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The Bookworm Beat 6-3-15 — the “cluttered life” edition and open thread

Woman-writing-300x265I’ve been on the go since 7:30 this morning, and this is my first chance at the computer. Lots of good stuff:

How Leftists think

One of the my Leftist Facebook friends was outraged that the Republican-controlled House repealed a law requiring meat to have a country-of-origin label. He and his friends instantly started talking about evil Republicans trying to poison Americans. They were taken aback when I pointed out that the article makes clear that (a) the existing law was about to be gutted anyway by the World Trade Organization; (b) that the problem involved the WTO’s claim that the existing law was unfair to Mexico and Canada; and (c) that this wasn’t a repeal but was simply a committee vote, with all but six Democrats on board.

What really confused my Facebook friend, though, was when I suggested that the market could handle this one without the government. Thus, I said, meat suppliers that are targeting people who care about meat’s origin will label their product voluntarily as part of their effort to sell the product. This whole voluntary thing, especially when tied with the wisdom of the marketplace thing, just didn’t compute.

Bruce Jenner may not end up as happy as he hopes

Although Bruce Jenner has opted to leave his mini Bruce alone, he’s certainly had a boob job and who knows what else (lower rib removal?) to make himself look more feminine. I really couldn’t care less what Bruce does (that is, I’m neither for or against his journey), but I do wonder how happy he’ll actually be.

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The Bookworm Beat 6-1-15 — the “sunny afternoon edition” and open thread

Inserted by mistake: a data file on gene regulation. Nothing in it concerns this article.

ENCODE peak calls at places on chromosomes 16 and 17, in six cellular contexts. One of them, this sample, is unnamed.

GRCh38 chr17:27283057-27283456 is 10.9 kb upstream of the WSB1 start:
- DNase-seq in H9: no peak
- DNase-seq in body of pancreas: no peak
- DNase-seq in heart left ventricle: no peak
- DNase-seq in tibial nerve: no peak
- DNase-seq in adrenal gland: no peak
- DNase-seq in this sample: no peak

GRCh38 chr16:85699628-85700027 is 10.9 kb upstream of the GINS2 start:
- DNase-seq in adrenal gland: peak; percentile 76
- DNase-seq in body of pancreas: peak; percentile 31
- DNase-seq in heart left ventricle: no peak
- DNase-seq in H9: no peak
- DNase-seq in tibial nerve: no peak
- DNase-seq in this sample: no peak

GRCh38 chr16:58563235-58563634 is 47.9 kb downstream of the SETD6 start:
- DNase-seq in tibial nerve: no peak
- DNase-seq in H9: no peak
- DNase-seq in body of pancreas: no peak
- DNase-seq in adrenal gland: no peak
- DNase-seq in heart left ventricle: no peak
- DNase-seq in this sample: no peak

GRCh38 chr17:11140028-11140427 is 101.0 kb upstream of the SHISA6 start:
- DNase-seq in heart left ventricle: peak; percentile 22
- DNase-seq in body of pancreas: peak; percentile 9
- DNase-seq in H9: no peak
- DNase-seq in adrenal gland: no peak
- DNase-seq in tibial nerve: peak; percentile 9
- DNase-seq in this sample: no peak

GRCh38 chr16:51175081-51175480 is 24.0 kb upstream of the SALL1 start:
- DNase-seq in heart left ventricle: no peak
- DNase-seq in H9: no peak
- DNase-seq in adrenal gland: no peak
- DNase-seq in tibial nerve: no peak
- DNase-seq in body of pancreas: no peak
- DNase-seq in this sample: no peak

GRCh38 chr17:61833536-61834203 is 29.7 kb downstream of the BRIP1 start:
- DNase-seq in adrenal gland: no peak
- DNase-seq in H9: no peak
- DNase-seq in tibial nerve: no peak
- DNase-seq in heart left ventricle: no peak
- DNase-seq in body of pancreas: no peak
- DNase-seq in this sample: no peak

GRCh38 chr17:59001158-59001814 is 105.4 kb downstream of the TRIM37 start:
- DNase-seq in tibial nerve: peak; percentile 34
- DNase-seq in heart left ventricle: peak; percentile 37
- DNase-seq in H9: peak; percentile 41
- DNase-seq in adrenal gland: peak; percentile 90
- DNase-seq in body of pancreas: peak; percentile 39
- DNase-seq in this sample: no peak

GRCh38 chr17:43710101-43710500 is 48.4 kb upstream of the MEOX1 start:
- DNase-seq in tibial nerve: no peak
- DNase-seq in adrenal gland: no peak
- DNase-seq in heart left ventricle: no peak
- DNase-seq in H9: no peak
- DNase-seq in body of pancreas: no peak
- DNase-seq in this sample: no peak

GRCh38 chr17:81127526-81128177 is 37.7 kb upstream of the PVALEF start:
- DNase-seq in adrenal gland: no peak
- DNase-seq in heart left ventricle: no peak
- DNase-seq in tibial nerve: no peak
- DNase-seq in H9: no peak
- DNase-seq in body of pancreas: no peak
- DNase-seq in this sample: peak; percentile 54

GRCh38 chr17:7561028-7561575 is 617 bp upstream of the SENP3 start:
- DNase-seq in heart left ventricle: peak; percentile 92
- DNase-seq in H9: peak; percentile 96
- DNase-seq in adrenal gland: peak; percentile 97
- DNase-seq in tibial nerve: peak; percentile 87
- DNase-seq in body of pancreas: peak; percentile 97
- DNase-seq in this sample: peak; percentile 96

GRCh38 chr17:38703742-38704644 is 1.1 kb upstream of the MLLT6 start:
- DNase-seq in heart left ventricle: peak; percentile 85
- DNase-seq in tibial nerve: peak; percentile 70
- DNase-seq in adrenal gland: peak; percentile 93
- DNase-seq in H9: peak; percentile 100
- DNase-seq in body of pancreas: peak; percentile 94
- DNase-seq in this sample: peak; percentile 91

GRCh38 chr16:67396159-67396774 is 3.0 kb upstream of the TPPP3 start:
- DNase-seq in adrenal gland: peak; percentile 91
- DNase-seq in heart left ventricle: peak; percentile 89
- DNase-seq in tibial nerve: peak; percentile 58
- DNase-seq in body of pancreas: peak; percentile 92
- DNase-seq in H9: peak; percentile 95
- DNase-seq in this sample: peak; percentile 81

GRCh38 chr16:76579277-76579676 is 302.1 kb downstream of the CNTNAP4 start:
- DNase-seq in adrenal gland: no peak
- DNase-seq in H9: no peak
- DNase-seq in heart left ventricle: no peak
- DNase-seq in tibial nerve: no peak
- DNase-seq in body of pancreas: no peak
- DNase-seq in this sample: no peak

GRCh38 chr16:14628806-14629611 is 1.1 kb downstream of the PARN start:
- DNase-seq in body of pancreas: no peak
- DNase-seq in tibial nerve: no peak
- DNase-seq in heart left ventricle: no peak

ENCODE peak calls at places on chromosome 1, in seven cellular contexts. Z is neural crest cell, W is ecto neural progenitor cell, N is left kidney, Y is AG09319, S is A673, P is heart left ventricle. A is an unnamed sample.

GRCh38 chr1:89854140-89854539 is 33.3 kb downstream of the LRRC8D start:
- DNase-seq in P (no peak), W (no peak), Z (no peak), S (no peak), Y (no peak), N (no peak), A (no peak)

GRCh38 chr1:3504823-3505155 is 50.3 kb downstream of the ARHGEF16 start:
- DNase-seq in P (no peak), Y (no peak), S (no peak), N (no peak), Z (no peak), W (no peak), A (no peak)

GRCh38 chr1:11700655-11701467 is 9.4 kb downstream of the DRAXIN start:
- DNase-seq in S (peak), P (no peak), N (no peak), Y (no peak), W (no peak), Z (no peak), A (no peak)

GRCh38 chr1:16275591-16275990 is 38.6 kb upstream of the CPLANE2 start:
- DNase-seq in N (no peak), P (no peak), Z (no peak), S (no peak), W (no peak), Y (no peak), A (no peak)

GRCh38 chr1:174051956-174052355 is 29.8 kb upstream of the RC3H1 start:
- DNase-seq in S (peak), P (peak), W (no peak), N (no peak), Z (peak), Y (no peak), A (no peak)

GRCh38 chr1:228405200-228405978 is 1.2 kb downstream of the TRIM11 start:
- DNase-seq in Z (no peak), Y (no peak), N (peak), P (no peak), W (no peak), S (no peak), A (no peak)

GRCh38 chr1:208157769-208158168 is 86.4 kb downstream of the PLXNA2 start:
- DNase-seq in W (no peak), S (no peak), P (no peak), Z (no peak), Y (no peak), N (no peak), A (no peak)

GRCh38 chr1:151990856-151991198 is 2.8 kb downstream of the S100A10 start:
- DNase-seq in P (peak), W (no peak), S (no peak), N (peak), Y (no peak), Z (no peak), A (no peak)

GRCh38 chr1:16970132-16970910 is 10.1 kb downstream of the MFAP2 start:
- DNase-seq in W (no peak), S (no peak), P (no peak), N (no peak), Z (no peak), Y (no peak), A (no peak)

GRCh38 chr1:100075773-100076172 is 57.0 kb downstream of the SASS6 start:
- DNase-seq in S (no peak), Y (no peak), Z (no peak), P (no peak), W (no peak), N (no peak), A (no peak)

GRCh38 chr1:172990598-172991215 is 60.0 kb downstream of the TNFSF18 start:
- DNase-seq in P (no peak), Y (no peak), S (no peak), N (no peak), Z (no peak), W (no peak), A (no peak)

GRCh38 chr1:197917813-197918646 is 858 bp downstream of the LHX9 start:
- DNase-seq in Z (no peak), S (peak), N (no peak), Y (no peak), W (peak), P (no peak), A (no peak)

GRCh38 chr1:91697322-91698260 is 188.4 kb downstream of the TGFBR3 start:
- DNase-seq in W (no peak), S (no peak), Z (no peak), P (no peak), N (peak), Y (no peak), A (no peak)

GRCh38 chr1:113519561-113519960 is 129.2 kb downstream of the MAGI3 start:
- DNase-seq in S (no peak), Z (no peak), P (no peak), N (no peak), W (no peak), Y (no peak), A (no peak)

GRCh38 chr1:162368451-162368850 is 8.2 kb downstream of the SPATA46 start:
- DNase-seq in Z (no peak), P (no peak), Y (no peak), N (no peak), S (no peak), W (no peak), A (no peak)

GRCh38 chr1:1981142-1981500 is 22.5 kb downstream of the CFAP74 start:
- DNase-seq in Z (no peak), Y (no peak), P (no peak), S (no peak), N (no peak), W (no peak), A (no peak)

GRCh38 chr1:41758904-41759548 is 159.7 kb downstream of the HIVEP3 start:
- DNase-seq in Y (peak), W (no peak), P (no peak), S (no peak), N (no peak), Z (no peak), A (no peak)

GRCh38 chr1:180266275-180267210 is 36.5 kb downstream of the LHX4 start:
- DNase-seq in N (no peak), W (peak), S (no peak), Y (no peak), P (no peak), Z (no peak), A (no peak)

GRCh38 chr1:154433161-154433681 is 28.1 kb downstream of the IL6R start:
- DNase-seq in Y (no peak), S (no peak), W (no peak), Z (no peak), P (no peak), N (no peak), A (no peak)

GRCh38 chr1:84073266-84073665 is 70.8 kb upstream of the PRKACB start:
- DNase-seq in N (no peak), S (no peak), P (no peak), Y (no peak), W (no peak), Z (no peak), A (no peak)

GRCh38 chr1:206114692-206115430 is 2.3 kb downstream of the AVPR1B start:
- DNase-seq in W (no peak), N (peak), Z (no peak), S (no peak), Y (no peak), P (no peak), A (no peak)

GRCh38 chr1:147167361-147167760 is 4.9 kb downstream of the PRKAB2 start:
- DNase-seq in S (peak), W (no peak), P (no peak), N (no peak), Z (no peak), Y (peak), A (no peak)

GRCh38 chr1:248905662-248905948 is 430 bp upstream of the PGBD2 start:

Woman-writing-300x265I’m baaaack! Let me dive right in.

The party of “Government, get out of my bedroom!” invades New York bedrooms

When it comes to teenage sex and abortion, or just plain old sex and abortion, the Left’s rallying cry for decades has been clear: “Government, get out of the bedroom.” That’s why I find it incredibly amusing that Blue State New York is planning to join Blue State California and invade the bedroom of every college student under its aegis:

The bill requires “affirmative consent” at each step of the way when two students have sexual contact. Amazingly, that means punishing students who fail to ask “May I unbutton your blouse?” and “May I kiss you?” and wait for the answer. On May 20, Cuomo said there has to be “clear, unambiguous and voluntary agreement” before any “specific sexual activity.”

There are, of course, a couple of problems with the bill. First, absent a signed writing or disinterested witnesses, it’s still going to be a “he said, she said” kind of thing, with a malevolent female perfectly capable of claiming that no words were used or that she said “no.” Second, and worse, it will make official the presumption that boys are dangerous sexual predators who must be contained.

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The Bookworm Beat 5-27-15 — the “oy, such a day!” edition and open thread

Woman-writing-300x265It’s been one of those days: I took two family members to two different doctors’ appointments, went to a work meeting, went grocery shopping, and cooked dinner. It’s 8:30 at night where I am, and this is the first time today that I’m sitting down at the computer.  I still have legal work to do tonight so this will be a very abbreviated post, in no small part because I haven’t had the chance to read a dang thing today. Still, for what it’s worth, here are a few things you might enjoy: